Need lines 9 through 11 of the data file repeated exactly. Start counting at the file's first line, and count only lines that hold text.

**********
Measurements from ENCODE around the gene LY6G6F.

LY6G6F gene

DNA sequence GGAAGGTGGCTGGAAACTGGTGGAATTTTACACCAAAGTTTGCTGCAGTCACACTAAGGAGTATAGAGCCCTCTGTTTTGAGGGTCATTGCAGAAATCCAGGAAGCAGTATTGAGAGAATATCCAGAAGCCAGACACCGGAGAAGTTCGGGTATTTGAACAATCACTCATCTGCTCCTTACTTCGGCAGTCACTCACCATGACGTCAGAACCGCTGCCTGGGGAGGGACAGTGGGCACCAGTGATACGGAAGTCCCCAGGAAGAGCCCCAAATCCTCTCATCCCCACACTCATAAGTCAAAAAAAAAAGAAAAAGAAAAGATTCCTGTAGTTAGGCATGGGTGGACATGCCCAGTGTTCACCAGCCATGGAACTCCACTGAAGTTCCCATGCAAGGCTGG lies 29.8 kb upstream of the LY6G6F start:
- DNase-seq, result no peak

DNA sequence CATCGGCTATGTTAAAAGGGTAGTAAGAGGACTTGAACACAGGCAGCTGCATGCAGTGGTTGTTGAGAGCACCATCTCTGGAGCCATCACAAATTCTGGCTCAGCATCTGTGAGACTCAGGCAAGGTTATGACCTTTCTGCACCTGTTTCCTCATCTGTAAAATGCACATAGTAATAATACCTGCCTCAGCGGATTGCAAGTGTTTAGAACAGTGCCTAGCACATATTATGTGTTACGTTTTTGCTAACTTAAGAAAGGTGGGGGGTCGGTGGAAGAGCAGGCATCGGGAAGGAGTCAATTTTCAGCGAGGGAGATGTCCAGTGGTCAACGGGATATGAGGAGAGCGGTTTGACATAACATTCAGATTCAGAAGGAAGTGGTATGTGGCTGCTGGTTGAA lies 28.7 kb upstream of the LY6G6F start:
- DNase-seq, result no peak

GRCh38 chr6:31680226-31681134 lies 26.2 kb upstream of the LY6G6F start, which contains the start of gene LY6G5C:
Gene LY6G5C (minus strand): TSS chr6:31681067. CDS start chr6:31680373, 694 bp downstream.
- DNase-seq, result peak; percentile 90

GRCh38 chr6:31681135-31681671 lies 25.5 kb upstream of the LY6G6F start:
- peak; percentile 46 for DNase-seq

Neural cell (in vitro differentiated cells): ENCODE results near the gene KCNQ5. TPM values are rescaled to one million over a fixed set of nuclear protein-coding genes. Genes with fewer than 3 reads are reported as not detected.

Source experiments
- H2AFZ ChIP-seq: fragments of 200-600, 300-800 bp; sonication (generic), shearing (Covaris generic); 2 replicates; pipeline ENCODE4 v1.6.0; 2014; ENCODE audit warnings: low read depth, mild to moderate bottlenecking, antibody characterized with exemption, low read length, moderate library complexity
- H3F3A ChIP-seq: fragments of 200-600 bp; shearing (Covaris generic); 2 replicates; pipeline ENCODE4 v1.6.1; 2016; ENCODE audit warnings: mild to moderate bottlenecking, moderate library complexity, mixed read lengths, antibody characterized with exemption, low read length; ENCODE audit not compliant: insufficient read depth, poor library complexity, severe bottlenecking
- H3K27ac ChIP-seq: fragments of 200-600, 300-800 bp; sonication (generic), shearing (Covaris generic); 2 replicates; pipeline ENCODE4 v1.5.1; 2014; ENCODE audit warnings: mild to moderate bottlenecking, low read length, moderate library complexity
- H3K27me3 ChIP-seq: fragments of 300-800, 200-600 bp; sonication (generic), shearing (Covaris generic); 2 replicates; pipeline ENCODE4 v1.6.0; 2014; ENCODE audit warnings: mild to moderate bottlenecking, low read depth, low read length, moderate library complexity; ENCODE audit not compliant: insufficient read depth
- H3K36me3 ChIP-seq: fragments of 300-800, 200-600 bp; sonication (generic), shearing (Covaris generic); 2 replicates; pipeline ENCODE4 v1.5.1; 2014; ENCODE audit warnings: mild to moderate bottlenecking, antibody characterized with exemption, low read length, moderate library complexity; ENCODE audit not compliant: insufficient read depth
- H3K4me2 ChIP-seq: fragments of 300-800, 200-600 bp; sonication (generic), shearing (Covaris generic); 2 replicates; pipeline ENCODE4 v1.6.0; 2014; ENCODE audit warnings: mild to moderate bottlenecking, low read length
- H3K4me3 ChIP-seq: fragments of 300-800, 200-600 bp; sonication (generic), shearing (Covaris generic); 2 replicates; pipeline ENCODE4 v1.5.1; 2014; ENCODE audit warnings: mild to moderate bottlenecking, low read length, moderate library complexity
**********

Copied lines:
- DNase-seq, result peak; percentile 90

GRCh38 chr6:31681135-31681671 lies 25.5 kb upstream of the LY6G6F start:
- peak; percentile 46 for DNase-seq